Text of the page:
Author, Collaborative Writer, Editor - Learn More

Snapshots of Dementia: 3 Lessons From Lincoln for Grandma (and any Caregiver)

Snapshots of Dementia: 3 Lessons From Lincoln for Grandma (and any Caregiver)

Tom meets his grandson, 1 month old. Dear Lincoln, You’re too young to read this although I’m sure, as advanced as you already are, it won’t be long before you are reading not only letters but entire books. First of all, I want to wish you a great  big HAPPY BIRTHDAY! Grandpa and Grandma love you very much and can’t believe you’re already 3 years old. As soon as you’re old enough (and hopefully no sooner), someone will tell you about the sad things that happened many years ago on this day. I want you to know that your birthday has given 9/11 new meaning for our family. We do remember the sad things, of course, but we also celebrate the wonderful ones—like you. And do you know what? That’s just who you are in our lives. Your joy in the world God has given us has helped change what might otherwise be a sad time into one of wonder and delight. Watching you play and laugh with Grandpa blesses me more than you can possibly know. You love him in a pure and powerful way that amazes, inspires and challenges me every time. He even told me once that he doesn’t have to worry about what he might say or do around you because he knows you love him no matter what. That is a huge gift to us both. I want to share with you three things I have learned from you, Lincoln. And all three of them help me do a better job taking care of Grandpa. 1. COMPASSION: Grandpa coughs a lot, and sometimes he stumbles. And almost every time you’re around when he does one of these things, I hear you say, “You OK, Gwampa?” Your heart of concern helps me not taking even the smallest or most-repeated issues for granted. Lincoln, Grandpa is always more OK whenever he is with you. 2. PRESENCE: You love nothing more than having Grandpa and Grandma come up to your room and play, or sit beside you on the couch or even travel with you on the iPad as you videochat with us. We love the pictures you color, the cards you “sign” and the crafts you make. But even at only three years old, you’ve already taught me: Presence is the very best present of all. 3. CELEBRATION: Grandpa and I still laugh about the day you told us, “I’m so amazing!” I’m glad you have so much wisdom at such a young age. You are amazing, Lincoln, because of an amazing God who loves you even more than we do and made you “in an amazing and wonderful way” (Ps. 139:14a, NCV). We need to...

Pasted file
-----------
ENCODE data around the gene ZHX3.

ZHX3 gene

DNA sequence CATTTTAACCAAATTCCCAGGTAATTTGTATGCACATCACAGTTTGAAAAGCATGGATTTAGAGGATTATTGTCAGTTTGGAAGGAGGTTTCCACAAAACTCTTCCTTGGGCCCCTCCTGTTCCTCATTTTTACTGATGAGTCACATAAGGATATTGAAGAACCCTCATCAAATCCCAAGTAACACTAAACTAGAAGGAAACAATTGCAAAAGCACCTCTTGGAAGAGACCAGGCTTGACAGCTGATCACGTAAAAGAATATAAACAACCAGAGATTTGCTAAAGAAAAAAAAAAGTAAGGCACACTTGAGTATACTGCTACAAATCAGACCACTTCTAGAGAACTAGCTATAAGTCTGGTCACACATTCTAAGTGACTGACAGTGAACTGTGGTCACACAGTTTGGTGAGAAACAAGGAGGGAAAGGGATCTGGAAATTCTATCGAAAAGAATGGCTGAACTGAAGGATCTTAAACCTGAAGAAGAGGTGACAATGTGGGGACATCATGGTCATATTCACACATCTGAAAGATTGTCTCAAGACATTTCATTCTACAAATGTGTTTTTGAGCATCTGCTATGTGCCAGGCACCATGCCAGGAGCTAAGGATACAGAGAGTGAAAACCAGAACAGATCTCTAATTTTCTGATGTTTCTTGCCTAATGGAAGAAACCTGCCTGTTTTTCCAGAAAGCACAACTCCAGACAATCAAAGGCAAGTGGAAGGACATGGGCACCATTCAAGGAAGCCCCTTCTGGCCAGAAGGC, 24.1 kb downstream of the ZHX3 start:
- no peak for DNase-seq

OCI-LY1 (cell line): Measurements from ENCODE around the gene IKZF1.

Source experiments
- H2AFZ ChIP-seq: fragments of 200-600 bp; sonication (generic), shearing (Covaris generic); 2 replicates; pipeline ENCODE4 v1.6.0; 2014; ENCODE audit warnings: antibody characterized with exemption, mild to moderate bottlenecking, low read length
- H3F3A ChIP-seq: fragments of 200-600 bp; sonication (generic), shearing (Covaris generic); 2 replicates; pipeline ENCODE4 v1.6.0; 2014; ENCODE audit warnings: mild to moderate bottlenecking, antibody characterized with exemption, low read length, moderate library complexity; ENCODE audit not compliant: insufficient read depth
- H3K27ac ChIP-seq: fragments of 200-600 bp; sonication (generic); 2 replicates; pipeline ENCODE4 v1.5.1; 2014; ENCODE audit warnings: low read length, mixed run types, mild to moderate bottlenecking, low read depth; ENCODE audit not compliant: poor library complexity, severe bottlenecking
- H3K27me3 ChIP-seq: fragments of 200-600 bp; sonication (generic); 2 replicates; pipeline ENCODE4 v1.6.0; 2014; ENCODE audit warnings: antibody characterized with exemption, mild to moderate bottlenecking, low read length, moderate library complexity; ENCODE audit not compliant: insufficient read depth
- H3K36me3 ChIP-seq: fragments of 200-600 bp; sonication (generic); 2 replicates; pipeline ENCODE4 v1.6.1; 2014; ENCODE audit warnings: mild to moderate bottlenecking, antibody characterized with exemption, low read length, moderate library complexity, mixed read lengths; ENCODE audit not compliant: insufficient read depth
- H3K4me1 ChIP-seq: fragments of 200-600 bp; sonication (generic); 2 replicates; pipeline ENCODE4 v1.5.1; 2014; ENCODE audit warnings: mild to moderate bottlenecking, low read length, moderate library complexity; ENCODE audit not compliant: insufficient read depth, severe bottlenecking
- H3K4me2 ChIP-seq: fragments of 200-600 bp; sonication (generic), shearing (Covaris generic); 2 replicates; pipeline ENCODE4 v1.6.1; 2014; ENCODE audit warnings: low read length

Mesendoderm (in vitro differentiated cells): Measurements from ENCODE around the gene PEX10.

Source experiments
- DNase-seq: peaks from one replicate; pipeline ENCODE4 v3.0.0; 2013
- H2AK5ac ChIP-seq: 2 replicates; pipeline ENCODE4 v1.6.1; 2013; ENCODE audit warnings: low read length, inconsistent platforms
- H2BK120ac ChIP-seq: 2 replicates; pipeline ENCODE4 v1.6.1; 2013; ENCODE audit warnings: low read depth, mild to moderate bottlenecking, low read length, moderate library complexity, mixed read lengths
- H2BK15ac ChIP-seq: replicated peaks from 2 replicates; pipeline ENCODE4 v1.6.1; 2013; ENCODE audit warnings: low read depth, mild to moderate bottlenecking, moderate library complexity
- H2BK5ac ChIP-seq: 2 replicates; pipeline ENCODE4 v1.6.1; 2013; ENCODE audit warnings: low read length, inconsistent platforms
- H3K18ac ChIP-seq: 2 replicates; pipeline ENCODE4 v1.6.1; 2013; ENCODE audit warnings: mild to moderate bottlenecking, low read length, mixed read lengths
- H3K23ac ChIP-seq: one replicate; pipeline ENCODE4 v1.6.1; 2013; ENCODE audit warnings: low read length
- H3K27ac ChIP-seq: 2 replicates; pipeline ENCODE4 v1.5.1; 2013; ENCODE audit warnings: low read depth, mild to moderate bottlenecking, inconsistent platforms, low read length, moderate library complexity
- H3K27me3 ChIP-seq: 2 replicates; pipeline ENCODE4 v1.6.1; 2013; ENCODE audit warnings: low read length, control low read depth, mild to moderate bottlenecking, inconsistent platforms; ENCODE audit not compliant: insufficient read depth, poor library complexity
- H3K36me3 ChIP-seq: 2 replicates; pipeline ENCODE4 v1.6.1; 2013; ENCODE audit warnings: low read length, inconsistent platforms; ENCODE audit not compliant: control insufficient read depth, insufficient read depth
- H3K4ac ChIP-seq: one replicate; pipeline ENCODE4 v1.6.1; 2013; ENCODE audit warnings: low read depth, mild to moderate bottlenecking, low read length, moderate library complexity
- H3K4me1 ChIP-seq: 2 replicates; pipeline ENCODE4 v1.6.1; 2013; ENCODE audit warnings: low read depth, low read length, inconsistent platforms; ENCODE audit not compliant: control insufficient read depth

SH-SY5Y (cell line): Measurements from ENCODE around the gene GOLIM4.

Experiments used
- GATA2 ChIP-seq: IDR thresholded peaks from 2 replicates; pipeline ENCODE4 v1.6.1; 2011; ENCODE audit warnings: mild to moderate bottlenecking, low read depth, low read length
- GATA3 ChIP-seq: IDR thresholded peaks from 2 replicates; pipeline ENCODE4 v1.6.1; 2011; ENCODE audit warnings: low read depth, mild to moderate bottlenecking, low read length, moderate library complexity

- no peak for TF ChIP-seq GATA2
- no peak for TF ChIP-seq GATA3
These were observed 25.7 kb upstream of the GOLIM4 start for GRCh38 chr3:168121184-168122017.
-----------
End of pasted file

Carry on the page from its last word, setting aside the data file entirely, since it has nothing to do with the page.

Read More

A Different Kind of Grandma (Letter to my almost-grandchild)

Dear Grandchild-to-be, What can I say? What can I say to you who have endured pain I can’t begin to imagine and lived a life I can’t possibly understand? What do I say to you for whom we wait? I want to hold you close, to call you my very own grandson or granddaughter. You’re the first one (and firsts are always special). I want to see you taken away from wherever it is you need to leave. I want to promise you safety. I want to say you’ll never hurt again. But I can’t do or promise any of those things. I’m a different kind of grandma, and this is our story. Yours and mine. More than 400,000 children throughout the United States wait in foster care, some of them (for all sorts of reasons) ineligible for adoption. Many have suffered abuse. Many have PTSD or other types of emotional trauma because of the life they’ve endured. Sweet grandchild, you know you’re in this group. But you’re so much more. You’re a person. You’re someone with hopes and dreams and needs and desires. You care about the people in your past—even (and maybe especially) the ones who have hurt you. You don’t know what to expect from the future, but you press toward it anyway. You accept help from many who want to give it and some who don’t. You push against rules even when you know they’re right. You don’t always understand what you do or how you feel. And, deep down inside, you wait. You wait for that moment when you know you’re home. You’re right. I’m not your grandma yet, and you may never choose to call me that anyway. But I can tell you this: you are loved. Your almost-parents have endured paperwork and more paperwork and red tape and training and inspections and lectures and self-doubt and more paperwork and more red tape and awkwardness and questions and paperwork and more paperwork and more red tape, all in pursuit of you. I hear the longing in their voices. They can’t wait to bring you home. They know the road ahead will have plenty of bumps, maybe huge potholes or lengthy detours. But they want to travel it with you. For you, they don’t want to be just one more stop, one more waystation. For you, they want to be Mom and Dad—no matter what the legal system calls them. As your almost-mom, my precious daughter, told me, “Even if we can only have this child at home a few years, at least we’ll give them a family to come home to.” That family is ours. And we’re waiting—   with so much love,...

Read More
css.php